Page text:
Against this backdrop, we remain focused on how the Fed’s actions impact long-term inflation trends to try to gauge the direction of utilities stocks.
The Outlook for Utilities Stocks
We see many reasons to be optimistic about utilities today as we look out over the next 10, 20 or 30 years. In our view, most companies have established constructive regulatory relationships and should be able to adjust to the higher cost of capital assumptions that would develop due to rising interest rates.
Forecasted earnings and dividend growth trends for the industry over the next several years also appear promising to us. The industry earnings growth rate sits in a range of around 4%-6%, with some companies achieving earnings growth above that range to high single-digit levels.2
The projections for dividend growth in the sector are tracking that earnings trajectory, as most companies appear comfortable with their current level of balance sheet financing. Given investment opportunities remain robust, we expect dividend growth to remain near the level of earnings growth over the next few years.
The comments, opinions and analyses expressed herein are for informational purposes only and should not be considered individual investment advice or recommendations to invest in any security or to adopt any investment strategy. Because market and economic conditions are subject to rapid change, comments, opinions and analyses are rendered as of the date of the posting and may change without notice. The material is not intended as a complete analysis of every material fact regarding any country, region, market, industry, investment or strategy.
This information is intended for US residents only.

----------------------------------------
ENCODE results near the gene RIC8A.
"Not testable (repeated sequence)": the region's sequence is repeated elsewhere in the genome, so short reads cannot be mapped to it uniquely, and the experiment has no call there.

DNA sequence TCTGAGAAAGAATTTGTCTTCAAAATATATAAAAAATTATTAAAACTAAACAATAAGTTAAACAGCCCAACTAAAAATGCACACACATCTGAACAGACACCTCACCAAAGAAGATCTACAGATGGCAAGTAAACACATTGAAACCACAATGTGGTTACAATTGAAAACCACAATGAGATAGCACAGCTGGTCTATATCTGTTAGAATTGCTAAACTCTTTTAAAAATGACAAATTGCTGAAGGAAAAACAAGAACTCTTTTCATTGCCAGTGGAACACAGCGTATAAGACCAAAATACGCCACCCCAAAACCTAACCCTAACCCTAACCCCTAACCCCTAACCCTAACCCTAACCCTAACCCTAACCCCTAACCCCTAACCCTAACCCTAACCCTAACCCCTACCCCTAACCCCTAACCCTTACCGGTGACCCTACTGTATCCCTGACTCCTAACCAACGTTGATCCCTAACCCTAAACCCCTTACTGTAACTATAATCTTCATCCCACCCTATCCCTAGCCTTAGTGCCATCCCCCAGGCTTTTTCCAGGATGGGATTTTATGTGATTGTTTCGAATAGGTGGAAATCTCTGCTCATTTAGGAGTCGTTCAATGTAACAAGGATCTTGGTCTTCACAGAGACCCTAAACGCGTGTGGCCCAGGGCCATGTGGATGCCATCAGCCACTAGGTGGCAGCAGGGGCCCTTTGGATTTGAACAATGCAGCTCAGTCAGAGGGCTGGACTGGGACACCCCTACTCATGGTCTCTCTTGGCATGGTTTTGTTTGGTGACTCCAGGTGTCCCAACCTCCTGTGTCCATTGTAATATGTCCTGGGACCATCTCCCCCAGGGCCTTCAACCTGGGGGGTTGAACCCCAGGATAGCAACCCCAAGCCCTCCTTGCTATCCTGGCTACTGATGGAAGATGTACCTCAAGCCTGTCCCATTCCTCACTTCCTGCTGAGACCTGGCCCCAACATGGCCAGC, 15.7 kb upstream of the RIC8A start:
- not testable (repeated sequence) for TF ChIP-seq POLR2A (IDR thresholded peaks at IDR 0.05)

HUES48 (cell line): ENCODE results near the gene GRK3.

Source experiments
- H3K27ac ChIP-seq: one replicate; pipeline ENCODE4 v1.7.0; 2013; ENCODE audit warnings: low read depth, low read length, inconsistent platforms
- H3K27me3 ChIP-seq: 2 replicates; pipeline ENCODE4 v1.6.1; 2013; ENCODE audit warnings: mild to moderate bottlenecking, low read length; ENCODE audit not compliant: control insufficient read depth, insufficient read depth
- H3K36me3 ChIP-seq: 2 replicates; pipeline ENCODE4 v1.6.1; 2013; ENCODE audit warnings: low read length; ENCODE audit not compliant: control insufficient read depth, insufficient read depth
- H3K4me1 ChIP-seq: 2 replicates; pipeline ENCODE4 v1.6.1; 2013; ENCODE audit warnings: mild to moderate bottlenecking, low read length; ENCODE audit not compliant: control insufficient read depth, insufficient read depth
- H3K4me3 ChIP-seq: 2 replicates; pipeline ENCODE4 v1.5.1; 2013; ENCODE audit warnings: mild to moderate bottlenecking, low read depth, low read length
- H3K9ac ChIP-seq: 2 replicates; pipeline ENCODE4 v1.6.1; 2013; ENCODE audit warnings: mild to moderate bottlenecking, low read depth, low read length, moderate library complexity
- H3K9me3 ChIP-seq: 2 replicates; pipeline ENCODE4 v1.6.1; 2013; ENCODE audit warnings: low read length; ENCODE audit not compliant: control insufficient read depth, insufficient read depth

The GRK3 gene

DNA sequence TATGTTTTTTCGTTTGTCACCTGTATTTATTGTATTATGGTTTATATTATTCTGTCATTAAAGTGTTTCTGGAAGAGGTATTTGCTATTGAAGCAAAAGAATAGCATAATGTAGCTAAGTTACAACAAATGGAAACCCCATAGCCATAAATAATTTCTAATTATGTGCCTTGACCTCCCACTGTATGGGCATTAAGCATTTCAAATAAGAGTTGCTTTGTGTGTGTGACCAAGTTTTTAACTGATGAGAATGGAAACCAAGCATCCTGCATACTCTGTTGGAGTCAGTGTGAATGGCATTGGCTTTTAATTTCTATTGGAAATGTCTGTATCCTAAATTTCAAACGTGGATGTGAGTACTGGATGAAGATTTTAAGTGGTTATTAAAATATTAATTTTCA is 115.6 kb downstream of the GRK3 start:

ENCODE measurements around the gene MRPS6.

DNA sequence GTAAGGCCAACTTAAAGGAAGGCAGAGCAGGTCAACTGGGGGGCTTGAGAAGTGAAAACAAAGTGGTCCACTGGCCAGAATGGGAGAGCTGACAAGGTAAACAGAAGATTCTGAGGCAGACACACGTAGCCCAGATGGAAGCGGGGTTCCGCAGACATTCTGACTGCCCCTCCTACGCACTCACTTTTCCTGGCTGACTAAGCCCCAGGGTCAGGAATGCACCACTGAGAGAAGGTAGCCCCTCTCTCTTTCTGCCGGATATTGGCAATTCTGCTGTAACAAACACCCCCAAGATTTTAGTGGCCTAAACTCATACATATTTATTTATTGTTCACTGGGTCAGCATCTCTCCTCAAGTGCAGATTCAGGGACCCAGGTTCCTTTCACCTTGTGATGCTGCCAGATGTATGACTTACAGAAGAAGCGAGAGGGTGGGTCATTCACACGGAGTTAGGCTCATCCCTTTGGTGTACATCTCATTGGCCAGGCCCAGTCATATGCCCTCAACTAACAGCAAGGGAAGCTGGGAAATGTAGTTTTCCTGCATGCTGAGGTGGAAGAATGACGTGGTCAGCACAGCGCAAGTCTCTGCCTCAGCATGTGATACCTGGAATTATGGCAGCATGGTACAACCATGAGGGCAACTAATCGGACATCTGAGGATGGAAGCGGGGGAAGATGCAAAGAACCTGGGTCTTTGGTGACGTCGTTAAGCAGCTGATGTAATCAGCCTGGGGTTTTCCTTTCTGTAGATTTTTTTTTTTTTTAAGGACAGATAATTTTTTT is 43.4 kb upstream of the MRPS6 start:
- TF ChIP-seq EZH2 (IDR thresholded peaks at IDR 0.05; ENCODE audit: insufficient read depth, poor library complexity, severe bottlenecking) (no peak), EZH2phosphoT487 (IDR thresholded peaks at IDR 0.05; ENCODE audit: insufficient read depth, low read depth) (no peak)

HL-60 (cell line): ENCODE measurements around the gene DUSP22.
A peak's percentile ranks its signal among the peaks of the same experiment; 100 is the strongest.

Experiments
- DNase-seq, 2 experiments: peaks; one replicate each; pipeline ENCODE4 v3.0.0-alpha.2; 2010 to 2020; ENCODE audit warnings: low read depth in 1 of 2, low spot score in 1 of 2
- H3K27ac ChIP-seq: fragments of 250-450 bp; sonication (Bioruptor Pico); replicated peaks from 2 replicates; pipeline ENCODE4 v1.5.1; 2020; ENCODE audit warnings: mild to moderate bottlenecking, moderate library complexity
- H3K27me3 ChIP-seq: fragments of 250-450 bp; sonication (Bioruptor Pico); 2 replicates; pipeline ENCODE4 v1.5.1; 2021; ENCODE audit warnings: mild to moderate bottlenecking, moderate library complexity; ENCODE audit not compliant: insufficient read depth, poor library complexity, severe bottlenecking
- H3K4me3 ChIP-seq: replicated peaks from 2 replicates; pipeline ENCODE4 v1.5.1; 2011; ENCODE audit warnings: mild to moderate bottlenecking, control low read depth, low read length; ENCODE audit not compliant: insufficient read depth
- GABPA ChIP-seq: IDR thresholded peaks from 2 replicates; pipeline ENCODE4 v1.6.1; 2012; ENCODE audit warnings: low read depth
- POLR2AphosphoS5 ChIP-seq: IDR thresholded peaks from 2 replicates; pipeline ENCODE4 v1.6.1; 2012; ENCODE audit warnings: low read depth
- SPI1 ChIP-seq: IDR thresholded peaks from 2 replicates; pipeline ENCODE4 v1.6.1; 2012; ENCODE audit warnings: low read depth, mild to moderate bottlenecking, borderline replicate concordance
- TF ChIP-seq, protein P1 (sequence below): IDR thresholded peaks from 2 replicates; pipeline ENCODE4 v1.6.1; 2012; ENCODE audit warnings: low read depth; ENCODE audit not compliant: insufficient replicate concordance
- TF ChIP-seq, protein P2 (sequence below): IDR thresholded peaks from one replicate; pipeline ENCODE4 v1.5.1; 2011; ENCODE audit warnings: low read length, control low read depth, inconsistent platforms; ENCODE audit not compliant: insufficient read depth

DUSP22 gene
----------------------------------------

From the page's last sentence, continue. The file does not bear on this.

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What Are the Risks?
Franklin Utilities Fund
All investments involve risks, including possible loss of principal. Investing in a fund concentrating in the utilities sector involves special risks, including increased susceptibility to adverse economic and regulatory developments affecting the sector. Stocks historically have outperformed other asset classes over the long term, but tend to fluctuate more dramatically over the short term. Securities issued by utility companies have been historically sensitive to interest rate changes. When interest rates fall, utility security prices, and thus a utilities fund’s share price, tend to rise; when interest rates rise, their prices generally fall. These and other risks specific to the public utilities industry are described more fully in the fund’s prospectus.
Investors should carefully consider a fund’s investment goals, risks, sales charges and expenses before investing. Download a prospectus, which contains this and other information. Please carefully read a prospectus before you invest or send money.
1. The Yield Curve depicts the yields of bonds of varying maturities, from short-term to long-term. The line or “curve” shows the relationship between short- and long-term interest rates.
2. Source: Bloomberg. Industry projections are based on the long-term earnings projections of 53 electric, gas and water utilities in the United States and Canada as of December 27, 2017. Please see www.franklintempletondatasources.com for additional data provider information. There is no assurance that any estimate, forecast or projection will be realized.